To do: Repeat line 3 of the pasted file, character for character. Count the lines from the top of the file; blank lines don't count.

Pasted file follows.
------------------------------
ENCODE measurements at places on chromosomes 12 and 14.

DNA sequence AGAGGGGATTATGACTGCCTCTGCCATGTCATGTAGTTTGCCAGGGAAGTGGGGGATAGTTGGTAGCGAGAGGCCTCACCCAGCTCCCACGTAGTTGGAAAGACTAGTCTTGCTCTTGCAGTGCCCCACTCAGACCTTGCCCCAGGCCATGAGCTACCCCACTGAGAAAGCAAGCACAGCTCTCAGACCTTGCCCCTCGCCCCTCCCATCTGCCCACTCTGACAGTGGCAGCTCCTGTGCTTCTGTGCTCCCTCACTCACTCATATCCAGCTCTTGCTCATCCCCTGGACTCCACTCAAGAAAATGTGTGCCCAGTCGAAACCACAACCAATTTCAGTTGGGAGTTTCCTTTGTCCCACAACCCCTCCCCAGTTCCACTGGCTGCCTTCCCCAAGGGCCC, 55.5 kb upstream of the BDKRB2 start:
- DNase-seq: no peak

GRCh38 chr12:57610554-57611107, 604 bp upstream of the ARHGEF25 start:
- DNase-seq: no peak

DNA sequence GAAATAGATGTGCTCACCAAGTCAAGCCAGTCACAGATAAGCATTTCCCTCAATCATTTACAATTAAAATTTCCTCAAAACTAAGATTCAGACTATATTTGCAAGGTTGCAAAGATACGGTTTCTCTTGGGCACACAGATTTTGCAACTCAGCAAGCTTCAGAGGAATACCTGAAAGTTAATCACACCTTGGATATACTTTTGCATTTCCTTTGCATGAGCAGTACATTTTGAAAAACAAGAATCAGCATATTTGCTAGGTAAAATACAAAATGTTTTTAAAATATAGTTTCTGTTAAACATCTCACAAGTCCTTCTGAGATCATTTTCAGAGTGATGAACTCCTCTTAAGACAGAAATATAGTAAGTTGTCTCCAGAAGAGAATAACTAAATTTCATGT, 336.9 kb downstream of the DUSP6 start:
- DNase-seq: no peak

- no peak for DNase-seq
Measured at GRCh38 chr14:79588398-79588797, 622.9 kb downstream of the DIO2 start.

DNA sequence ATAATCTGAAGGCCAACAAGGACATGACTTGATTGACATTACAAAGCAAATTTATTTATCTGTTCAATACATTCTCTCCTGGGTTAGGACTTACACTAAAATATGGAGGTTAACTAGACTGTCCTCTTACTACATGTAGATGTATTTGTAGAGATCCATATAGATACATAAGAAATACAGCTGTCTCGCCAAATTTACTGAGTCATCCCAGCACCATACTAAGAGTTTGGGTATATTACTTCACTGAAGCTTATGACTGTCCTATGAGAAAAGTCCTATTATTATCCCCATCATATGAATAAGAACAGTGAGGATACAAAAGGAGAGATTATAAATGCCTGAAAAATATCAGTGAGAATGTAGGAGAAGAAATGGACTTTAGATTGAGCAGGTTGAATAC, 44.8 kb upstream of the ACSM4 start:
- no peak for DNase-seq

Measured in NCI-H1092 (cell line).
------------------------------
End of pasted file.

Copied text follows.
- DNase-seq: no peak